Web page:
Day 2 was actually day 1 for me after taking the day off on Monday – and I could feel the cobwebs from that additional 24 hour period as I started on today’s challenge.
Looking at London Marathon data seemed promising for me, since I have an interest in running but I encountered a few data limitations that kept me from achieving some of my original goals. First of all, the data we looked at was a random subset of the 1 million participants who have run since 1981. In my mind, that made it tricky to look to closely at the numbers for outliers (records) or even plot the top N runners over time. For that reason I chose to focus on average trends on the assumption that the 2% or so of data would be broadly representative of long-term patterns.
Once I was done with the initial data prep in in Alteryx I set about designing my viz with the aim of showcasing my observation that average times have been consistently declining since the race’s creation. My idea was to have a map that would show for the average participant how far behind they were from the quickest year by average time (which also happened to be the first). This much I managed to achieve – just. Aside from taking longer than I had anticipated, I was forced to compromise. The only way I could manage (in the time) to link route data with runner data was to join them at a high level of aggregation (by year) in Alteryx. This meant I lost a lot of detail, preventing me from comparing the top 10 runners each year in the sample over time.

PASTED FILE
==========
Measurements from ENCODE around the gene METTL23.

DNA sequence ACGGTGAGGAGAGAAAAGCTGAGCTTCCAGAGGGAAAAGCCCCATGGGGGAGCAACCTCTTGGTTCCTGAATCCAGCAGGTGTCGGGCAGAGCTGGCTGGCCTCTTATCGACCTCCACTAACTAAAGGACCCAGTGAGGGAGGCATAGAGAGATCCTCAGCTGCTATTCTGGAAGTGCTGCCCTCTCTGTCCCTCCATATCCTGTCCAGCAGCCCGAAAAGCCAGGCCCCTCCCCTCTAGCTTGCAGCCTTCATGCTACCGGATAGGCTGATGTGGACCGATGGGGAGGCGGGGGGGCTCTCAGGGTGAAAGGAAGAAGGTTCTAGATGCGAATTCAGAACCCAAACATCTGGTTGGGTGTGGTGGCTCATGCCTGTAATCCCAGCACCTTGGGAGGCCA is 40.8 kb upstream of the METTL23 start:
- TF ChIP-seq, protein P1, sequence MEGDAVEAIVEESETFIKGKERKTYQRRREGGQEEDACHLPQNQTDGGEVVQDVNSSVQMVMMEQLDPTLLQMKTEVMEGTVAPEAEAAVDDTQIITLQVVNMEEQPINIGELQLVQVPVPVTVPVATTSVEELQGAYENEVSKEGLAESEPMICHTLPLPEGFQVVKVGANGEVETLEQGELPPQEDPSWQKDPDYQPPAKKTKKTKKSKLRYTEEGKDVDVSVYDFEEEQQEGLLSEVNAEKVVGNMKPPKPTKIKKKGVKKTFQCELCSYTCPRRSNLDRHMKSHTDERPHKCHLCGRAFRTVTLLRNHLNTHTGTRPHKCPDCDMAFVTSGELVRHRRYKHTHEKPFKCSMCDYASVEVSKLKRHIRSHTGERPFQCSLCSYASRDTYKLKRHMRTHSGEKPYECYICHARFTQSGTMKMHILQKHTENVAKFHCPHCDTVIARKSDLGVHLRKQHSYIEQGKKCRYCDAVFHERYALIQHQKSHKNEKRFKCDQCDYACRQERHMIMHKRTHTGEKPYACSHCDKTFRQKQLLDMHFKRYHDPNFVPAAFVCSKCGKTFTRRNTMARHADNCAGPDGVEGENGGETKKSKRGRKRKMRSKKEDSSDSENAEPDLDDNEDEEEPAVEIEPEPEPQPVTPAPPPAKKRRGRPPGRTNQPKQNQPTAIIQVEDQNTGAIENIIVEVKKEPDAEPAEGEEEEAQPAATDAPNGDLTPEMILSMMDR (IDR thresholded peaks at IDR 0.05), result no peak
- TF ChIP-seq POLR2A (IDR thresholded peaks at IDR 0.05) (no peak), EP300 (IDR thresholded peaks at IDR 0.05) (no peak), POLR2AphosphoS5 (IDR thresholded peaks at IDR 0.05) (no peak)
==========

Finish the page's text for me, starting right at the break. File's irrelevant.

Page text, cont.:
As such the viz, although interesting, lacks important context. Sure – the average runner is slower than in the 80s, but this is largely because the race itself is attracting more casual runners. Adding in parameters to track how non-casual runners have progressed would add an important additional dimension to the story.